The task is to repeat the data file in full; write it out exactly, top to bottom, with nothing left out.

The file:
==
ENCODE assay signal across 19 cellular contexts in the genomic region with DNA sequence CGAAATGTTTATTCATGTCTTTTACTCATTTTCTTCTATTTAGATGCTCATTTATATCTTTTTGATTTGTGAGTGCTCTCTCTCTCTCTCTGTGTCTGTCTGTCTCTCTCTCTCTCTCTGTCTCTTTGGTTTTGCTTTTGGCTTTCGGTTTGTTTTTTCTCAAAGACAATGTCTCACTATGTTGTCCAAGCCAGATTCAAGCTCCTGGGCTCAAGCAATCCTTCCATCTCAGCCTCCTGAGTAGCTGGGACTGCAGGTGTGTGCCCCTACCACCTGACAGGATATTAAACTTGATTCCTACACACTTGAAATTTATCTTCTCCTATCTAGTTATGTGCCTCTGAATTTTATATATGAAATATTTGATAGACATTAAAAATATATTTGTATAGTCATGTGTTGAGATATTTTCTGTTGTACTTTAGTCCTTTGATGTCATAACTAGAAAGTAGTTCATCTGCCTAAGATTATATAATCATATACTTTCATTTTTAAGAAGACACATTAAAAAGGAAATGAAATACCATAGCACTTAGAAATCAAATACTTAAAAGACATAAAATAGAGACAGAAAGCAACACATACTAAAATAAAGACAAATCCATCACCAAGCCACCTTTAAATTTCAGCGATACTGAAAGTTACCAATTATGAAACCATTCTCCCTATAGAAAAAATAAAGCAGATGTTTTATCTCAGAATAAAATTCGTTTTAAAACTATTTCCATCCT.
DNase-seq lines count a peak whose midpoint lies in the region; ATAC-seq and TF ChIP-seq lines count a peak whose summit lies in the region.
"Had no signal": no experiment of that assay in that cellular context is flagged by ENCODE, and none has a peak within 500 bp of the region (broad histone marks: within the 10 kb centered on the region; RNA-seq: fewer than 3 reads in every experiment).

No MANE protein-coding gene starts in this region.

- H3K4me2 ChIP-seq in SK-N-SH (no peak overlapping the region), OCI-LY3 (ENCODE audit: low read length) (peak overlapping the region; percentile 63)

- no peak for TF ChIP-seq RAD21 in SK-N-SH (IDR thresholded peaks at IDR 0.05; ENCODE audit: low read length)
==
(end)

ENCODE assay signal across 19 cellular contexts in the genomic region with DNA sequence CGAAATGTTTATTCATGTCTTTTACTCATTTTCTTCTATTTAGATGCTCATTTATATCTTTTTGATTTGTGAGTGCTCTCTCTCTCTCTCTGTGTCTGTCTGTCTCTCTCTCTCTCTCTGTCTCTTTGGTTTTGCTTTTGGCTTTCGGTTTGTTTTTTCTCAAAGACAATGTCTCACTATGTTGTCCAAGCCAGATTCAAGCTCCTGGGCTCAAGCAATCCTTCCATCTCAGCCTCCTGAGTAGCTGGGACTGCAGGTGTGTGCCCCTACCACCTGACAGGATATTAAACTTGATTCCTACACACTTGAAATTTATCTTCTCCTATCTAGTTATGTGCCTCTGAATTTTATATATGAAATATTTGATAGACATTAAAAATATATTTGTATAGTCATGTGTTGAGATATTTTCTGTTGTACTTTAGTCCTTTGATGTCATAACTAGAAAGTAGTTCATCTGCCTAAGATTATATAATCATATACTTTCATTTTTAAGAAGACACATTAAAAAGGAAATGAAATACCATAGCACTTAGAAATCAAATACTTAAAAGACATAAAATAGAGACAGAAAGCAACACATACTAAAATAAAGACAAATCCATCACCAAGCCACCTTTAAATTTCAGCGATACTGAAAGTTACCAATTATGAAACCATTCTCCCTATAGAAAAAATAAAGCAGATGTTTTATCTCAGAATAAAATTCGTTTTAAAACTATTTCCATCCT.
DNase-seq lines count a peak whose midpoint lies in the region; ATAC-seq and TF ChIP-seq lines count a peak whose summit lies in the region.
"Had no signal": no experiment of that assay in that cellular context is flagged by ENCODE, and none has a peak within 500 bp of the region (broad histone marks: within the 10 kb centered on the region; RNA-seq: fewer than 3 reads in every experiment).

No MANE protein-coding gene starts in this region.

- H3K4me2 ChIP-seq in SK-N-SH (no peak overlapping the region), OCI-LY3 (ENCODE audit: low read length) (peak overlapping the region; percentile 63)

- no peak for TF ChIP-seq RAD21 in SK-N-SH (IDR thresholded peaks at IDR 0.05; ENCODE audit: low read length)